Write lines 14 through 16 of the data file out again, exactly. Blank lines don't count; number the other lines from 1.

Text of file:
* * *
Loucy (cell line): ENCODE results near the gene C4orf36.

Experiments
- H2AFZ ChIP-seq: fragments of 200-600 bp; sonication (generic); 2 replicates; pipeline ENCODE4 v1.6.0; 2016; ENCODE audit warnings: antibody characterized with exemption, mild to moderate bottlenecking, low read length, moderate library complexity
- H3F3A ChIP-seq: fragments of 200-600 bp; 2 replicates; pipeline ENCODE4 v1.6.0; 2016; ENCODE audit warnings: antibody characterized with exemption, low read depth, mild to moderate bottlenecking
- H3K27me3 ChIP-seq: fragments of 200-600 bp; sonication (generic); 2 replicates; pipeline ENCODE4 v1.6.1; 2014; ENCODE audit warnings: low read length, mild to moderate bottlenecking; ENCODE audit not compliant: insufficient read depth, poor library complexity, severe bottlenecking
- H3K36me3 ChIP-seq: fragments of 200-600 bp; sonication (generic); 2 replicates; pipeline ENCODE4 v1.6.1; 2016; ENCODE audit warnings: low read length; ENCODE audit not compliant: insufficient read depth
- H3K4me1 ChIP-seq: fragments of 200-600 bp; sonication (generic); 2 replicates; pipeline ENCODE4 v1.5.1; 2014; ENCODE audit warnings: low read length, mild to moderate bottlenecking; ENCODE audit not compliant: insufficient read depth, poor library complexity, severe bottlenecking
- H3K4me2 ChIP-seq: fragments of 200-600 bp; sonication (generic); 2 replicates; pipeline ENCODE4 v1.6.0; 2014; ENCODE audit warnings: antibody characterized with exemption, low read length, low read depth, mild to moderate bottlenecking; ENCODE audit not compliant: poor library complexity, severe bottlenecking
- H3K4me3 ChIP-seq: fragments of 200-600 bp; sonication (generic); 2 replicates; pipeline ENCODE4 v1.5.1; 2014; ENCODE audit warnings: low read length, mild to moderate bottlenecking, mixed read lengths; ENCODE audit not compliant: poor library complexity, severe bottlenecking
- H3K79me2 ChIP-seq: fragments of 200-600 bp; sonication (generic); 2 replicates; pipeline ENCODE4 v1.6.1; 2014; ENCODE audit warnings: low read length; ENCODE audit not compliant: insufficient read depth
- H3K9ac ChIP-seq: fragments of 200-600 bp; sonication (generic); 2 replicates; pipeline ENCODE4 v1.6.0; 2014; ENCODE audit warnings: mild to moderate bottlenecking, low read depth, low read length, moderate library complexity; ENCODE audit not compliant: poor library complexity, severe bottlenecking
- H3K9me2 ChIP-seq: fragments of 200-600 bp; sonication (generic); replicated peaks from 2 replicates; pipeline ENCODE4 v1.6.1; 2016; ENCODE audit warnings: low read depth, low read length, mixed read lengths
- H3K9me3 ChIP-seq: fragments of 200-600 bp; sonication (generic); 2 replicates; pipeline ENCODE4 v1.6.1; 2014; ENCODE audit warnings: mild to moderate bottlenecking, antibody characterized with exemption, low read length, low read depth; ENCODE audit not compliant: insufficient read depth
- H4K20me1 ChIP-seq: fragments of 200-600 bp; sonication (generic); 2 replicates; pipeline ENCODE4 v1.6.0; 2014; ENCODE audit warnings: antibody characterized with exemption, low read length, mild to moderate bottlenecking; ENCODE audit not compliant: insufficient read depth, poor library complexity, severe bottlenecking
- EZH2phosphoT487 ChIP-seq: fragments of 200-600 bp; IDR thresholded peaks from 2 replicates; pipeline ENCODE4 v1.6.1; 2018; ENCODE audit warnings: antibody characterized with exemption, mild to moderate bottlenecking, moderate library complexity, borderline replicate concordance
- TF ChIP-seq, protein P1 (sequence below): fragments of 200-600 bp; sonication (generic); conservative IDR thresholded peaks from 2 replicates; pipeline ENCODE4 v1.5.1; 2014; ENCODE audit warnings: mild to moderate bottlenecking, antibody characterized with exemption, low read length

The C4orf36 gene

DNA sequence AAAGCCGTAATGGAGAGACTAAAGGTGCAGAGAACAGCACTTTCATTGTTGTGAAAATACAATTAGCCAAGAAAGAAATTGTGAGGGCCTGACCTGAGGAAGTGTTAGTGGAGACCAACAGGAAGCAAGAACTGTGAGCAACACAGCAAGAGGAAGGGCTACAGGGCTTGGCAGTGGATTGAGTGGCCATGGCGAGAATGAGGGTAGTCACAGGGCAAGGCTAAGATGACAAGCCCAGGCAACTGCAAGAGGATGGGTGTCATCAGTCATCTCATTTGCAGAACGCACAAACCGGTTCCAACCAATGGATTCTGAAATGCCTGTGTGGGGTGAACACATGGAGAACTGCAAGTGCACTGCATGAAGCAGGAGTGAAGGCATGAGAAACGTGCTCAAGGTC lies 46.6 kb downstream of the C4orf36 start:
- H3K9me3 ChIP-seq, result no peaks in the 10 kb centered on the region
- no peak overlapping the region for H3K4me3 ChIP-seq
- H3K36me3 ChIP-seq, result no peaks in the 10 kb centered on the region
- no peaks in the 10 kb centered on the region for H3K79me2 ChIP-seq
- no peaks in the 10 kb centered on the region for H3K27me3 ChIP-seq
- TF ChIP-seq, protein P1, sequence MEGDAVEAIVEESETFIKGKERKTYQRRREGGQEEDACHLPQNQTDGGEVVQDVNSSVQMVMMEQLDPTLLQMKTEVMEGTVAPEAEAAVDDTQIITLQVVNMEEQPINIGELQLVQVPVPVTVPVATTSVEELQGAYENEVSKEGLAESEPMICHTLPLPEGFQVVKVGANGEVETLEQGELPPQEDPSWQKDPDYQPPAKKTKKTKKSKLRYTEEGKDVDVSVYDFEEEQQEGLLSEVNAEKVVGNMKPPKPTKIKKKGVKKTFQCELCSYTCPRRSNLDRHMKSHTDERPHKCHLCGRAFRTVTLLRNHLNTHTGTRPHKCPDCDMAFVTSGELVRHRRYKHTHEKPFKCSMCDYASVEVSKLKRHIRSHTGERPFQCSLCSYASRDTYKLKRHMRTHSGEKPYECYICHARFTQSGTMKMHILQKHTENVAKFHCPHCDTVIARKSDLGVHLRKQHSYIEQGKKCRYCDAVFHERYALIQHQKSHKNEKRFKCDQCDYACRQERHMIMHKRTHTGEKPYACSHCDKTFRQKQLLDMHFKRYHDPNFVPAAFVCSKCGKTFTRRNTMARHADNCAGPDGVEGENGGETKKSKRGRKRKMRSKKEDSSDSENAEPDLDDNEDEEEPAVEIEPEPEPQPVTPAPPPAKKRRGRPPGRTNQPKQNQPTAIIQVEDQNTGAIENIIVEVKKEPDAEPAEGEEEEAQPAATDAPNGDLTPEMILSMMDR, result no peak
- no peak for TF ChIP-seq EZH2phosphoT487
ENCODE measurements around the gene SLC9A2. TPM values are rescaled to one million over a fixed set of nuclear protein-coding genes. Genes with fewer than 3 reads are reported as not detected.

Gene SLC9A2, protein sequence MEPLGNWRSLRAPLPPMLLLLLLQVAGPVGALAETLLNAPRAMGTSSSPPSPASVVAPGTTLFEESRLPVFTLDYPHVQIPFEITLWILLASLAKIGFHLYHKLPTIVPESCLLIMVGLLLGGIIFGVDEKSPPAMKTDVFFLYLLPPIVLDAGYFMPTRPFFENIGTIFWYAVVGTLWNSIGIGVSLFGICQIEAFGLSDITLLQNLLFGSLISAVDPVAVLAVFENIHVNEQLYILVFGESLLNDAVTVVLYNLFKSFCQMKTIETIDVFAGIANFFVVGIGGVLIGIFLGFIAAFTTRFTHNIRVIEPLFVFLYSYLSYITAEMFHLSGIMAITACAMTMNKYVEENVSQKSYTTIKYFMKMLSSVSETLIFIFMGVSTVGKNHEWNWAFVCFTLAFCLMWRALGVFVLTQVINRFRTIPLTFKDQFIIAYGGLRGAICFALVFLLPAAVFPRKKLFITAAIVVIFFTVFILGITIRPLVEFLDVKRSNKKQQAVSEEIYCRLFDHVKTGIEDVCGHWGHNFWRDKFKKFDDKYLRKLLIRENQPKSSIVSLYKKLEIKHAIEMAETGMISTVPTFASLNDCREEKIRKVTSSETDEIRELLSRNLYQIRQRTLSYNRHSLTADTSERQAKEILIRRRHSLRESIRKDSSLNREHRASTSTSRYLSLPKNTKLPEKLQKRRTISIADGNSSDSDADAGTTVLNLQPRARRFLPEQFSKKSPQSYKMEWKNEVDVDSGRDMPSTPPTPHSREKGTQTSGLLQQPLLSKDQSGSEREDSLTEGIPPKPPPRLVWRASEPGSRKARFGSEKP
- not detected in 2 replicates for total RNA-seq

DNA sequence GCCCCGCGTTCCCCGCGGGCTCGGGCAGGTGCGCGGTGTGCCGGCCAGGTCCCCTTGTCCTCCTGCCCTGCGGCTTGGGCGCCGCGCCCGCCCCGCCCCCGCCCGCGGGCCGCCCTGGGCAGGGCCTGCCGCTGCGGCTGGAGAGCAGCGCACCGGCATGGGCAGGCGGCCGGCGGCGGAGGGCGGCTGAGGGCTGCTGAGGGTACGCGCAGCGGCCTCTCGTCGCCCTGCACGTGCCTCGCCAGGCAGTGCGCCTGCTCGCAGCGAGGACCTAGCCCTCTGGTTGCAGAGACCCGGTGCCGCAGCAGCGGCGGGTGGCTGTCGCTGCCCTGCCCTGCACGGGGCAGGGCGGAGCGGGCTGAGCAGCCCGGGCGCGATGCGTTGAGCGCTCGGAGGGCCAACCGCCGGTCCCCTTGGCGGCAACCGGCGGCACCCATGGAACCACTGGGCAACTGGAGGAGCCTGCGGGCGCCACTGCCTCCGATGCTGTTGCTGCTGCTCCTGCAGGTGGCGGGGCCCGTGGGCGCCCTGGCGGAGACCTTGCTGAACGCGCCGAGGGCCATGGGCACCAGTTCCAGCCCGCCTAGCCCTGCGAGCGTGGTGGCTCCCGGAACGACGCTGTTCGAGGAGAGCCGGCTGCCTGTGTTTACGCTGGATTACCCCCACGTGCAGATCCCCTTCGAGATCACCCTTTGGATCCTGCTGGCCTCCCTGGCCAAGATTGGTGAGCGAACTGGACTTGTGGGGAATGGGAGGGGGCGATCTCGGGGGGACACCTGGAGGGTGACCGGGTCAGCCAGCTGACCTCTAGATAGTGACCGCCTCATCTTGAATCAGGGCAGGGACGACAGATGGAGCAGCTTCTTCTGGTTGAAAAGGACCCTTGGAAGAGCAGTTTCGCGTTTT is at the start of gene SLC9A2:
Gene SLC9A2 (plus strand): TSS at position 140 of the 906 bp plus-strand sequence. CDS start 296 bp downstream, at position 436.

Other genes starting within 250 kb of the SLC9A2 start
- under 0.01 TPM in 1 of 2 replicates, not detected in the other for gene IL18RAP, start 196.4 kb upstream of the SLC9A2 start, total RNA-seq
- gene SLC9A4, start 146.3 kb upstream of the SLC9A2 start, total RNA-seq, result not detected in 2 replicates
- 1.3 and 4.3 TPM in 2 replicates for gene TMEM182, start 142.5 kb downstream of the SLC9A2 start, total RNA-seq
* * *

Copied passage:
- H4K20me1 ChIP-seq: fragments of 200-600 bp; sonication (generic); 2 replicates; pipeline ENCODE4 v1.6.0; 2014; ENCODE audit warnings: antibody characterized with exemption, low read length, mild to moderate bottlenecking; ENCODE audit not compliant: insufficient read depth, poor library complexity, severe bottlenecking
- EZH2phosphoT487 ChIP-seq: fragments of 200-600 bp; IDR thresholded peaks from 2 replicates; pipeline ENCODE4 v1.6.1; 2018; ENCODE audit warnings: antibody characterized with exemption, mild to moderate bottlenecking, moderate library complexity, borderline replicate concordance
- TF ChIP-seq, protein P1 (sequence below): fragments of 200-600 bp; sonication (generic); conservative IDR thresholded peaks from 2 replicates; pipeline ENCODE4 v1.5.1; 2014; ENCODE audit warnings: mild to moderate bottlenecking, antibody characterized with exemption, low read length